Business is changing. We hear that a lot. But why does big business struggle so much with innovation? And why do they appear to be burying their head in the sand when it comes to reinventing themselves?
Innovation has always been a core ingredient of any successful business’s DNA. Without it business will have a finite existence; you only have to read that since 2002 52% of the Fortune 500 is no longer around to realize change is afoot.
So why haven’t we learned from the past?
It wasn’t too long ago that industrialization came along. Those business relying on animal power now had an opportunity to employ machinery for the heavy lifting. That must have been a pretty big deal. It certainly was for the donkeys.
Not too long after there was that American chap, Mr Henry Ford, who mastered the moving assembly line and mass production soon swept the world. Roll forward a few more years and our home grown Tim Berners-Lee invented the World Wide Web – accelerating the digital connection of billions of people.
Both pretty sizable shifts to say the least.
And yet big business now seem somewhat paralyzed by the changing tech landscape.
It’s certainly true that technology is evolving faster than ever. What was until recently science fiction – self-driving cars, neuro-technological brain enhancements and interplanetary colonization – we’ll either see first-hand or will be experienced by our kids not too many years away.
And this disruptive innovation will of course change the way we live, work and relate to one another, fusing the physical and digital words; impacting global economies and industries like we’ve never seen before.
But it’s not impenetrable stuff. In fact, the opposite. It offers huge opportunity for business. But only for businesses willing to understand, adapt and innovate.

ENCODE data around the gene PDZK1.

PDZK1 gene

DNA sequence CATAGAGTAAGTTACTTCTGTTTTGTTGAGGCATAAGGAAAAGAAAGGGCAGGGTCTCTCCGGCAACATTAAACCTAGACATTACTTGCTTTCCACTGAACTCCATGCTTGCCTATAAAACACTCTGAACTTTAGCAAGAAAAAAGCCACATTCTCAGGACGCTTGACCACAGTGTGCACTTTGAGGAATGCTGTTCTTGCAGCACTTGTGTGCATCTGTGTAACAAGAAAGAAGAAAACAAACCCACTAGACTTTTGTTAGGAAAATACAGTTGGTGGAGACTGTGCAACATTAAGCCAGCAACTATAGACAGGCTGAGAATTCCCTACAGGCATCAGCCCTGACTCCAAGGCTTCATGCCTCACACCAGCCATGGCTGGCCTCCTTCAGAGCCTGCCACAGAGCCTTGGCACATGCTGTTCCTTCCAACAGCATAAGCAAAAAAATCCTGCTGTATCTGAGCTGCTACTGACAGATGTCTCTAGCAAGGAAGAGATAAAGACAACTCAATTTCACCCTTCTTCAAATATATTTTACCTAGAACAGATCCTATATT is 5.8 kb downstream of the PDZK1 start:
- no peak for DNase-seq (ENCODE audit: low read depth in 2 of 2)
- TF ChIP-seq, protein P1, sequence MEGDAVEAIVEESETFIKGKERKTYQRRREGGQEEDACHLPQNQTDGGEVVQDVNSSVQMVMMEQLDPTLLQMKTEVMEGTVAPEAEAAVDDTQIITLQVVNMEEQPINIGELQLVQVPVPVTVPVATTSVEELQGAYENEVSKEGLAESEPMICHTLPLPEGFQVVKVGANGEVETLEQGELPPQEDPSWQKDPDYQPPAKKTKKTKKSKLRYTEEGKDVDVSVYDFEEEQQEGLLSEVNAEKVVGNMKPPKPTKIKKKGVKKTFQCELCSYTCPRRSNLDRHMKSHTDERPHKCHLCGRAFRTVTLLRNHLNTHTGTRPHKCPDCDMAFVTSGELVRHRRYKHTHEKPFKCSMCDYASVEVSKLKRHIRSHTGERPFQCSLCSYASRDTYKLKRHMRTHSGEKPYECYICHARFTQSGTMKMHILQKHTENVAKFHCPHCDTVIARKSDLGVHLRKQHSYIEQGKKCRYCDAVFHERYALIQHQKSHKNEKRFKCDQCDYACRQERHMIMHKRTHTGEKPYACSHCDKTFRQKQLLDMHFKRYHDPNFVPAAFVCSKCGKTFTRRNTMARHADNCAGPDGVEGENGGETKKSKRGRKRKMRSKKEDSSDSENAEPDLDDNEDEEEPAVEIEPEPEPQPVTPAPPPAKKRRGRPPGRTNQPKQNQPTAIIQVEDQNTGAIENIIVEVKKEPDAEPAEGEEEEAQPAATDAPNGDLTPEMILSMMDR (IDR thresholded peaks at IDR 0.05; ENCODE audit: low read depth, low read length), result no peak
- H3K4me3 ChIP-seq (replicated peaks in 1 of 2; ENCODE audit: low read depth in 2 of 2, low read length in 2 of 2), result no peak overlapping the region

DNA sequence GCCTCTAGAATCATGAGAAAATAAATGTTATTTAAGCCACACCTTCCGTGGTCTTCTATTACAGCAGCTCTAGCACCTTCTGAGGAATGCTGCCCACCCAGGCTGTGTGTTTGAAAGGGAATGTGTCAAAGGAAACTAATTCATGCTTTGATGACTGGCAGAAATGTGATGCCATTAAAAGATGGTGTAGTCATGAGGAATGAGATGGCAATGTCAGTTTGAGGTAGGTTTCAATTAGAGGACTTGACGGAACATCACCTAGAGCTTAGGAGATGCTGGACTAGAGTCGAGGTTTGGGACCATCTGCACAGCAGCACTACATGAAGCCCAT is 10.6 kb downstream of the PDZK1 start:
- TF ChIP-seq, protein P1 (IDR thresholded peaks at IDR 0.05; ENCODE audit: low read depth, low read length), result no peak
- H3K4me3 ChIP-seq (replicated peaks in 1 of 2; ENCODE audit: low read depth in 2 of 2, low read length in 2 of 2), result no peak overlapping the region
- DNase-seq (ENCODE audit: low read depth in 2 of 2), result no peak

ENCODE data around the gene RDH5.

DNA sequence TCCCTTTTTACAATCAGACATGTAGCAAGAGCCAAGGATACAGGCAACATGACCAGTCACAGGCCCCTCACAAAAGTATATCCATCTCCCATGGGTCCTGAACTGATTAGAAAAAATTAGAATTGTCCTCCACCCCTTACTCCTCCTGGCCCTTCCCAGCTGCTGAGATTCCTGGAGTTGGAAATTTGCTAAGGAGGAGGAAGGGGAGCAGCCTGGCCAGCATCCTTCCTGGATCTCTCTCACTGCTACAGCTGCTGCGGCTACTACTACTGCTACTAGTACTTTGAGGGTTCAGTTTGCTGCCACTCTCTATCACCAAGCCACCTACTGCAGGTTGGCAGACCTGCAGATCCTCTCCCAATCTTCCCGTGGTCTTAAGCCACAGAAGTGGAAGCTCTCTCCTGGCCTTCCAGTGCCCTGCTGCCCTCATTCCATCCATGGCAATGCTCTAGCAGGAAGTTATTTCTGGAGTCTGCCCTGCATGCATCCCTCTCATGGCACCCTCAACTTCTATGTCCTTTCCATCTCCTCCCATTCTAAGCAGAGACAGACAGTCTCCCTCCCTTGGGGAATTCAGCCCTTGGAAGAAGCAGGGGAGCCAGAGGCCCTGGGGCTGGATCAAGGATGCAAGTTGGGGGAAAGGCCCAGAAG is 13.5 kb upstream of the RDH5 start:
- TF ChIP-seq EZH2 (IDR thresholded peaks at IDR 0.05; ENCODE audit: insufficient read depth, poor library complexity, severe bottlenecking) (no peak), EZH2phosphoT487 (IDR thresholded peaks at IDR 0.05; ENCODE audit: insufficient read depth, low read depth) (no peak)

And yet we approach this next chapter – the fourth revolution – with a sense of boardroom disconnect.
It’s my wholehearted belief that innovation starts and stops in the boardroom. Without absolute buy-in from the board every single cent spent on innovation today will be wasted in the long run.
Innovation is nothing new. The word innovate stems from the Latin innovatus – the past participle of innovare ‘to renew, restore’.
It has been part of our common language for roughly 457 years…which, after considerable fact checking, I can now confirm is the average age of most Fortune 500 boards.
Alright, let’s not start down the ageist route. That’s too easy.
But it is worth saying we do still live in a world where most boards, especially those of the traditional global brands, are still populated by white, older men who have enjoyed a good run and may well be in line for a full salary pension.
And when including the likes of Zucks (age 33), Larry Page (age 44) and a handful of other ‘youngsters’ that barely remember the 80s, it’s amazing to discover the average age of a Fortune 500 CEO is still 58.
So, why would they want to rock the boat? Sure business is changing but they’ll be stepping back soon and making way for tomorrow’s board to sort it out. Nothing’s going to change overnight, right?
To contextualize what I’m about to say, it’s probably worth noting I spend most of my weeks advising boards from around the world on how to innovate better and avoid disruption.
Sadly, with very little exception, I see time and time again the collective disbelief that the changing tech landscape will affect big business anytime soon. For many it’s the dot com bubble all over again. Or, equally as exposing is that for those who do believe something might be afoot, is a level of acceptance that a token nod to innovation, invariably one that is driven by public image, is totally okay.
Just for the record it’s not okay. Very simply it’s professional negligence.
And whilst I’ve played the age card here, it’s not an age thing. It’s about a set of attitudes and beliefs which you either chose to embrace. Or not.
If we want our companies to exist in the future, they must innovate. Executives can no longer focus solely on quarter or year end. They cannot hold out for their bonus. Or worse still, retirement.
Change needs to start from the top.
Boards need to be educated; they need to understand the speed of change taking place around them. They need to evolve their mindset. And if they can’t, they either need to have their remuneration needs to be weighted to the long-term success of the company. Or replaced.
And only once this has been done can innovation live, breathe and thrive throughout the company ranks.
This article is published as part of the IDG Contributor Network. Want to Join?